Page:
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A salt mining company has signed an agreement with Indonesian business PT Damarco Internasional to supply 70 per cent of salt produced from its Central Australian mine.
Tellus Holdings managing director Duncan van der Merwe said the deal underpinned the project's viability and, pending environmental approval, construction of the operation should begin later this year.
Mr van der Merwe said a projected mine life of more than 500 years could make it one of Australia's longest, and a significant amount of jobs would be offered.
"We estimate the construction phase will require between 280 and 350 jobs," he said.
"During the production phase we are still modelling 180 jobs. One of the advantages of our salt business is that it's a mine it, crush it, bag it and ship it business which is not high-tech at all."
The mine site is located 120 kilometres south of Alice Springs, near the Aboriginal community of Titjikala.
Jobs required for construction and then production would be available to all applicants, Mr van der Merwe said.
Some of the jobs on offer for the mine and the attached underground storage business will include forklift drivers, cherry-picker operators and tractor drivers.
Agreement is a major milestone, business model soundThe agreement to supply almost three quarters of the salt forecast to be produced by the mine is a "major commercial milestone", Mr van der Merwe said.
He said he was comfortable with the commercial terms of the deal.
Mr van der Merwe said the business model was not to compete with other salt suppliers purely on the basis of volume or the ability to achieve economies of scale.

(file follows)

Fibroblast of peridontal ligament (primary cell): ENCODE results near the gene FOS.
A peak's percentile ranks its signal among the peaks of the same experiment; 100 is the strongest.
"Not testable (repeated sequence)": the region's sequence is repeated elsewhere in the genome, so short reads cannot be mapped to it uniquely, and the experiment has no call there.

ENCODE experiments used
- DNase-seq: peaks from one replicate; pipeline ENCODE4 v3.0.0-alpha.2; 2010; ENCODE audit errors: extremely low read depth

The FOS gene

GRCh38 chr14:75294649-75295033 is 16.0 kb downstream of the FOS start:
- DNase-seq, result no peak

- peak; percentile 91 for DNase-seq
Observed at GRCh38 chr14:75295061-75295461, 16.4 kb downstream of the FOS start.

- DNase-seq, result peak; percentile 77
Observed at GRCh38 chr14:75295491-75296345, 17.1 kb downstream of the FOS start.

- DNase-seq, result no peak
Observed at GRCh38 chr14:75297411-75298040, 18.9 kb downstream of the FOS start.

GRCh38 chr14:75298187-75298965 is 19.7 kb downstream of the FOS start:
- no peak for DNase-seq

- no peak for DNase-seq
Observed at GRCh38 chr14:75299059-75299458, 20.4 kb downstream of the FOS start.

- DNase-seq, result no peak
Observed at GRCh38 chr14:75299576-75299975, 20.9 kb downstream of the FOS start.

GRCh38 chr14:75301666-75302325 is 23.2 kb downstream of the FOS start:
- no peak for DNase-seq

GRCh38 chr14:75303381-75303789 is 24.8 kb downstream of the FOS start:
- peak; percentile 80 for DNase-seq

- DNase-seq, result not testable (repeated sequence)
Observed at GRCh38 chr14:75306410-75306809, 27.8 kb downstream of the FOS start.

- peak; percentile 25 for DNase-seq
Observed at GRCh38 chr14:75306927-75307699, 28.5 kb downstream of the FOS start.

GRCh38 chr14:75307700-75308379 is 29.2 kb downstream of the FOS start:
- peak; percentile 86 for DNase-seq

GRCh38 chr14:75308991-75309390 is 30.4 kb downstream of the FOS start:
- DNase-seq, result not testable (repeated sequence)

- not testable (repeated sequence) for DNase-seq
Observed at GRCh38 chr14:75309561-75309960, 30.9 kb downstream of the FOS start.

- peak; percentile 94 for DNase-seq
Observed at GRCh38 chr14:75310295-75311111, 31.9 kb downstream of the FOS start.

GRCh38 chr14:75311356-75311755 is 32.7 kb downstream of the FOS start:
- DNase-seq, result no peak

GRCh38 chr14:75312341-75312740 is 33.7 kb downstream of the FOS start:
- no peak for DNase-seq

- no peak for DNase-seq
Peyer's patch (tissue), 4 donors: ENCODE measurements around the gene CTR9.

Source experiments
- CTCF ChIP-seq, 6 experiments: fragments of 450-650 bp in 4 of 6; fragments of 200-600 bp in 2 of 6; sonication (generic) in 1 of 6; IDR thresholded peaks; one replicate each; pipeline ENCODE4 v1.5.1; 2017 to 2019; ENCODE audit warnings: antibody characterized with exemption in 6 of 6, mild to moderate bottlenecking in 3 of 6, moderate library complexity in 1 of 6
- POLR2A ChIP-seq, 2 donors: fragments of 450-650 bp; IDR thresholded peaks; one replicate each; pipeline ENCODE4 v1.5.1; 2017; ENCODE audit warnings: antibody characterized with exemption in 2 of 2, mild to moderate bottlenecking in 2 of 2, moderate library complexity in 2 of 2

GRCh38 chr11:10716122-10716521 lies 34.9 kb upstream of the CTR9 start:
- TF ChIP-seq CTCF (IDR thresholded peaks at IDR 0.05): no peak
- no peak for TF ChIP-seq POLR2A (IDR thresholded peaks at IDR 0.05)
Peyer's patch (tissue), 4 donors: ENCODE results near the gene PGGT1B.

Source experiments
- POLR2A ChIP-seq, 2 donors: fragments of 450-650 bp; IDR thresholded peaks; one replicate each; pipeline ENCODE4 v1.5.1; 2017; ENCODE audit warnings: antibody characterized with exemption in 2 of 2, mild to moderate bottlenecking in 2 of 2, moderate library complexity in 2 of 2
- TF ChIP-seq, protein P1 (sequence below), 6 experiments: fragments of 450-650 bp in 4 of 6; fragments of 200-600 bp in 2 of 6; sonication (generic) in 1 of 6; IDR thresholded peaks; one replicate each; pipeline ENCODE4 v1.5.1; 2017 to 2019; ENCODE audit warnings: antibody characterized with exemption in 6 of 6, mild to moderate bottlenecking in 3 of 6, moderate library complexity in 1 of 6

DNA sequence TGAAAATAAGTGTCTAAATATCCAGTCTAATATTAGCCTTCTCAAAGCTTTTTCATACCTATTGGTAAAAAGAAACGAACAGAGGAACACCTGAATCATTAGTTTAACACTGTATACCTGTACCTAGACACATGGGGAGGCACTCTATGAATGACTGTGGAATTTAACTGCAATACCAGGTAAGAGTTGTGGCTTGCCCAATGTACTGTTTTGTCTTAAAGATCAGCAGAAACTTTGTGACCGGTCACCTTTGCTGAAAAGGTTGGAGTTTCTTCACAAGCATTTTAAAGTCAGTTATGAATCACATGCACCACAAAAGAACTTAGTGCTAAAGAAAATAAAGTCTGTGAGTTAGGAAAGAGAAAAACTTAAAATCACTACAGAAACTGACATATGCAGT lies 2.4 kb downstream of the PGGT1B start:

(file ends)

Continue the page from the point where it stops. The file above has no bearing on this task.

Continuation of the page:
"We are a niche, high-value and reliable supplier of salt. We are what is referred to as a swing producer," he said.
"Being a swing producer, we come in when large Western Australian solar-evaporative salt ponds are down for up to six months because of the impact of cyclones.
"Swing producers like us — when you have a spot-price increase — kick in and supply during those peaks and troughs," he said.
Environmental approval process on trackMr van der Merwe said the company was currently going through the government environmental approval processes.
"We have an opportunity in two weeks time in Alice Springs for the public to raise concerns and identify opportunities," he said.
Regulatory work over the past few years provided data that indicated the project "had no fatal flaws".
"We are working closely with multiple community stakeholders and to date we have neutral to broad support," he said.
This article first appeared on www.abc.net.au
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